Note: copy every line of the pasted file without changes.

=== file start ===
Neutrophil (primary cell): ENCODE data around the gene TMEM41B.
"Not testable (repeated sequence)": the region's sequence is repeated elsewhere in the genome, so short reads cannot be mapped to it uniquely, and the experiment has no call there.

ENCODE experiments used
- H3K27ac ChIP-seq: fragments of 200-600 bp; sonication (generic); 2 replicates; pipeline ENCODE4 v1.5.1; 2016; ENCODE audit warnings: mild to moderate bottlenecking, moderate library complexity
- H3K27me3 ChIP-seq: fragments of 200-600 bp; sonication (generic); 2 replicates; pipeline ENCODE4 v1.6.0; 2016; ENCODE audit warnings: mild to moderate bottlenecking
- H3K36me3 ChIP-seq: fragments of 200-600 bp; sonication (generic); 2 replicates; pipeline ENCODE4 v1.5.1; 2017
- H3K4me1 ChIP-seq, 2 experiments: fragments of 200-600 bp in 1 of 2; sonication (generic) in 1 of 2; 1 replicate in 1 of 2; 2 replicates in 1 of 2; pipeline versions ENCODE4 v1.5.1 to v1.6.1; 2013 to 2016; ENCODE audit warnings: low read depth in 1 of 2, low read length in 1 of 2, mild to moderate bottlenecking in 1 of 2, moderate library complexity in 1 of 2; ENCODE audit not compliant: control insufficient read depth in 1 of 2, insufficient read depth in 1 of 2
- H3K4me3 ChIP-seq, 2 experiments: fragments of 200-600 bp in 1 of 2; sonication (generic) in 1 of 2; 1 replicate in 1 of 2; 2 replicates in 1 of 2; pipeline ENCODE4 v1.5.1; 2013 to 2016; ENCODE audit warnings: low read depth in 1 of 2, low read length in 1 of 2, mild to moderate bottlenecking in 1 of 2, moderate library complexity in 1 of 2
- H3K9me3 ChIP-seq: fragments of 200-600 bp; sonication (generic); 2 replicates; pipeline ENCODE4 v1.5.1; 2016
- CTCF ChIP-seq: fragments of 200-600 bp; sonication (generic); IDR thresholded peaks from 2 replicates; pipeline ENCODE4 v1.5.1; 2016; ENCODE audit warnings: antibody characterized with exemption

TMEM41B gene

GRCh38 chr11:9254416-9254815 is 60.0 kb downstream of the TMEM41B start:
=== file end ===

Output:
Neutrophil (primary cell): ENCODE data around the gene TMEM41B.
"Not testable (repeated sequence)": the region's sequence is repeated elsewhere in the genome, so short reads cannot be mapped to it uniquely, and the experiment has no call there.

ENCODE experiments used
- H3K27ac ChIP-seq: fragments of 200-600 bp; sonication (generic); 2 replicates; pipeline ENCODE4 v1.5.1; 2016; ENCODE audit warnings: mild to moderate bottlenecking, moderate library complexity
- H3K27me3 ChIP-seq: fragments of 200-600 bp; sonication (generic); 2 replicates; pipeline ENCODE4 v1.6.0; 2016; ENCODE audit warnings: mild to moderate bottlenecking
- H3K36me3 ChIP-seq: fragments of 200-600 bp; sonication (generic); 2 replicates; pipeline ENCODE4 v1.5.1; 2017
- H3K4me1 ChIP-seq, 2 experiments: fragments of 200-600 bp in 1 of 2; sonication (generic) in 1 of 2; 1 replicate in 1 of 2; 2 replicates in 1 of 2; pipeline versions ENCODE4 v1.5.1 to v1.6.1; 2013 to 2016; ENCODE audit warnings: low read depth in 1 of 2, low read length in 1 of 2, mild to moderate bottlenecking in 1 of 2, moderate library complexity in 1 of 2; ENCODE audit not compliant: control insufficient read depth in 1 of 2, insufficient read depth in 1 of 2
- H3K4me3 ChIP-seq, 2 experiments: fragments of 200-600 bp in 1 of 2; sonication (generic) in 1 of 2; 1 replicate in 1 of 2; 2 replicates in 1 of 2; pipeline ENCODE4 v1.5.1; 2013 to 2016; ENCODE audit warnings: low read depth in 1 of 2, low read length in 1 of 2, mild to moderate bottlenecking in 1 of 2, moderate library complexity in 1 of 2
- H3K9me3 ChIP-seq: fragments of 200-600 bp; sonication (generic); 2 replicates; pipeline ENCODE4 v1.5.1; 2016
- CTCF ChIP-seq: fragments of 200-600 bp; sonication (generic); IDR thresholded peaks from 2 replicates; pipeline ENCODE4 v1.5.1; 2016; ENCODE audit warnings: antibody characterized with exemption

TMEM41B gene

GRCh38 chr11:9254416-9254815 is 60.0 kb downstream of the TMEM41B start: